Universal acclaim - based on 14 Critics

Critic score distribution:
  1. Positive: 13 out of 14
  2. Negative: 0 out of 14
  1. Reviewed by: Roger Ebert
    Oct 31, 2012
    Is something being hidden? No. It's more that something doesn't want to be known.
  2. Reviewed by: Peter Rainer
    Oct 26, 2012
    Goldfinger happened upon a story far larger than he must have anticipated. The Flat is about the persistence of denial, and of hope.
  3. Reviewed by: Lisa Schwarzbaum
    Nov 28, 2012
    I will salute the deftness and intelligence with which Goldfinger observes the reactions of the living to the revelations of the dead.
  4. Reviewed by: Leba Hertz
    Nov 1, 2012
    The movie feels more like a thriller and a mystery than a documentary. Perhaps someday, someone will be inspired to dramatize this astonishing story.
  5. Reviewed by: Jeannette Catsoulis
    Oct 18, 2012
    A film that begins as a family quest but evolves into a gripping study of know-don't-tell reticence and the umbilical tie of a lost homeland.
  6. Reviewed by: Chuck Wilson
    Oct 10, 2012
    In families, this fascinating film suggests, acknowledging or denying the darker truths of one's legacy is a choice that must be made again and again, each and every day.
  7. Reviewed by: Joe Morgenstern
    Oct 18, 2012
    What makes The Flat mesmerizing is its wealth of historical detail. What makes it universal is what it says about families everywhere - that children, being children, don't want to know what their parents are up to, and that grown-ups, being human, don't want to credit troubling facts that conflict with what they need to believe.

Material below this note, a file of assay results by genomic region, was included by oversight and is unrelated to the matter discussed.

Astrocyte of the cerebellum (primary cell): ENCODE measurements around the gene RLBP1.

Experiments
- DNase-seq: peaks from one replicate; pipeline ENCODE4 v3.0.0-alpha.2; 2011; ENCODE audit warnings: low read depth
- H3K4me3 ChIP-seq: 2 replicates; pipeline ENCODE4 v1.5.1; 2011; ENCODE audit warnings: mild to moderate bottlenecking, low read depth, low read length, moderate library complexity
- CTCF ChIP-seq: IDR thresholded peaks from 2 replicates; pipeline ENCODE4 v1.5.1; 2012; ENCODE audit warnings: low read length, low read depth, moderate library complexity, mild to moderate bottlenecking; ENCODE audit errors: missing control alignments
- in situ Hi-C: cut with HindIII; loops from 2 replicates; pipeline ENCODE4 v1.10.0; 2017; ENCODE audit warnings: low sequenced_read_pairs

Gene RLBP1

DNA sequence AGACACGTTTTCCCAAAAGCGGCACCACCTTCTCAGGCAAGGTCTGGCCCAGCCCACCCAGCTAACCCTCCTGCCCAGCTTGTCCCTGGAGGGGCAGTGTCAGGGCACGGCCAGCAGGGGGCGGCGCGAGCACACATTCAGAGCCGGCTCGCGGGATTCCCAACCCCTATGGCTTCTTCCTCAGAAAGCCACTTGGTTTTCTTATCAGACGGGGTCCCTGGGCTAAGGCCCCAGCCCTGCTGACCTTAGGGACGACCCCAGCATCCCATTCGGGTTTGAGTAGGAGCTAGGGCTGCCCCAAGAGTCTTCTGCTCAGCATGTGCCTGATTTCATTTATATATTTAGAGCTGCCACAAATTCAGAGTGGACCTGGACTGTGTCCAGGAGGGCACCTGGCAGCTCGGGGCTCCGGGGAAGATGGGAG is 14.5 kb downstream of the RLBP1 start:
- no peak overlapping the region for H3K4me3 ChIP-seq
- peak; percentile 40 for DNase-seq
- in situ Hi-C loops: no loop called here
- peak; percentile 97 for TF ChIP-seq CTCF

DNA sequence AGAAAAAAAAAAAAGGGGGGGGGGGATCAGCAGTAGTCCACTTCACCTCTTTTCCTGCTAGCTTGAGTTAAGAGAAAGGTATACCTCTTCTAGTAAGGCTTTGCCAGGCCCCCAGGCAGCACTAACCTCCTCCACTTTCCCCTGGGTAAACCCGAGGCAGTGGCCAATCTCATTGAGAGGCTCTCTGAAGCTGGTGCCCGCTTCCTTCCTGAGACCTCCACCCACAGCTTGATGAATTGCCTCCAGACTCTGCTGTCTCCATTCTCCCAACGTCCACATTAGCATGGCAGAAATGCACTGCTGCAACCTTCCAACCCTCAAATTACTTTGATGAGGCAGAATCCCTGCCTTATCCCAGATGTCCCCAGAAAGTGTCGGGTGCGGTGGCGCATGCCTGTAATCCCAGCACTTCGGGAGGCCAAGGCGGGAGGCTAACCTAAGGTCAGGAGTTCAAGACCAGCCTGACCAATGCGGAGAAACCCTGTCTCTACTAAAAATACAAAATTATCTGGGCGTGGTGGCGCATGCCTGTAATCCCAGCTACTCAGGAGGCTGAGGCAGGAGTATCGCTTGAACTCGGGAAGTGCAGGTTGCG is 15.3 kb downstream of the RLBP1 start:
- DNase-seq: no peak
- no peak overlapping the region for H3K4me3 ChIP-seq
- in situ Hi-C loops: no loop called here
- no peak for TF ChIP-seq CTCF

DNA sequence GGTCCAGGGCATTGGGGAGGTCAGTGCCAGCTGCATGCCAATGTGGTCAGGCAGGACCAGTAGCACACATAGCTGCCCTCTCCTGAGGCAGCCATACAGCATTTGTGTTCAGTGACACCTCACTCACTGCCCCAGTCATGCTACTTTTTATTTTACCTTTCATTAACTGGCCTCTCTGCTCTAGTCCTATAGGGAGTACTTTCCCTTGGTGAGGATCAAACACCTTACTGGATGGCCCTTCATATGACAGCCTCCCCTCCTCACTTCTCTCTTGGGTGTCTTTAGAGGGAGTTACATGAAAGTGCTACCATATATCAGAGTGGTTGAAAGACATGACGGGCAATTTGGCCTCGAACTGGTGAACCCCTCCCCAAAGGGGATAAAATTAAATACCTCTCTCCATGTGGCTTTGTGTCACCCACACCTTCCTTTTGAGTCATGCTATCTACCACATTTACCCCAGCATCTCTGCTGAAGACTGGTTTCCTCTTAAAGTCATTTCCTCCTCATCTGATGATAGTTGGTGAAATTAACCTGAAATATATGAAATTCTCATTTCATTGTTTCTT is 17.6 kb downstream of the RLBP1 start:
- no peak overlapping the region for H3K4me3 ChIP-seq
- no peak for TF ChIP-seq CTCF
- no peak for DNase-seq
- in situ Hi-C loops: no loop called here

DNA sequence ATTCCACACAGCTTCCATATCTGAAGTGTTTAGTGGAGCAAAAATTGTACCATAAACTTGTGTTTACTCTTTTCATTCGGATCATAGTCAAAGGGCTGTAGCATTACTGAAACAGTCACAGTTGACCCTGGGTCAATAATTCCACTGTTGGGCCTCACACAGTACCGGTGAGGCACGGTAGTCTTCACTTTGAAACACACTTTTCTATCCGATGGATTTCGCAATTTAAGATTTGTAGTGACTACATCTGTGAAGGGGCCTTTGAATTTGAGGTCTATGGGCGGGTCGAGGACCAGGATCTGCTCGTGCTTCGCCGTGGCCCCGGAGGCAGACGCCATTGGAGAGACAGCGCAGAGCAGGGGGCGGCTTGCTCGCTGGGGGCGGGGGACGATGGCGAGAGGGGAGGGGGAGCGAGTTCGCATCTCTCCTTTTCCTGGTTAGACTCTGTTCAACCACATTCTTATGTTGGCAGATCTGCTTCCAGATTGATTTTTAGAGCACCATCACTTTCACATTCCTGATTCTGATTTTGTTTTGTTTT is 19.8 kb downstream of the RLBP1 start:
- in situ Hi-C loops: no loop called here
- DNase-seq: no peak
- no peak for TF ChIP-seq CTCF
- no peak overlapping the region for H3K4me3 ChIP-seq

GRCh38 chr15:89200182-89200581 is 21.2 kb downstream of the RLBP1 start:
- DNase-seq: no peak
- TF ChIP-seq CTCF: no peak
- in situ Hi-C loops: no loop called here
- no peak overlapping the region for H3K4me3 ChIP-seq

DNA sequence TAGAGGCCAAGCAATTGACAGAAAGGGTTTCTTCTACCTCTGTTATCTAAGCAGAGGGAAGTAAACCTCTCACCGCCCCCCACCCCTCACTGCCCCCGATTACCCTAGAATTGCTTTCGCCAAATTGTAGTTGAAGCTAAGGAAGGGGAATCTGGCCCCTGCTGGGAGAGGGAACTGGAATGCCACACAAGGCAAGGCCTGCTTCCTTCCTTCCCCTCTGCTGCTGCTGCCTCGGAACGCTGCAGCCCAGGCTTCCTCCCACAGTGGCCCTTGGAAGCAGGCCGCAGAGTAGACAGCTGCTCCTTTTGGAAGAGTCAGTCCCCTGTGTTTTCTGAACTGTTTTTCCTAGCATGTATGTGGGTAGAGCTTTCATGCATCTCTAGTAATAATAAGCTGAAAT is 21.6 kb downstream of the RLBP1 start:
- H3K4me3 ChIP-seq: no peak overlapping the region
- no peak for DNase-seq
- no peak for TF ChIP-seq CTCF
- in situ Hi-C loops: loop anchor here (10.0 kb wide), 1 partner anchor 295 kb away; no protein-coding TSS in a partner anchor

8. Reviewed by: Michael O'Sullivan
    Nov 2, 2012
    A quietly brilliant study in cognitive dissonance, The Flat is a documentary look at Holocaust denial, but not the kind you might think.
User Score

Generally favorable reviews- based on 8 Ratings

User score distribution:
  1. Positive: 1 out of 1
  2. Mixed: 0 out of 1
  3. Negative: 0 out of 1
  1. Dec 25, 2012
    The finest film of the year. Neither a documentary nor a fiction film, it charts the discovery of an odd relationship between a Nazi and a Zionist by their descendants. Gradually, it reveals what it means to live in history--what you ignore, forget, what you do to survive. It's a much more personal film than Shoah and The Sorrow and the Pity, but it's as meaningful and moving. It must be seen. Full Review »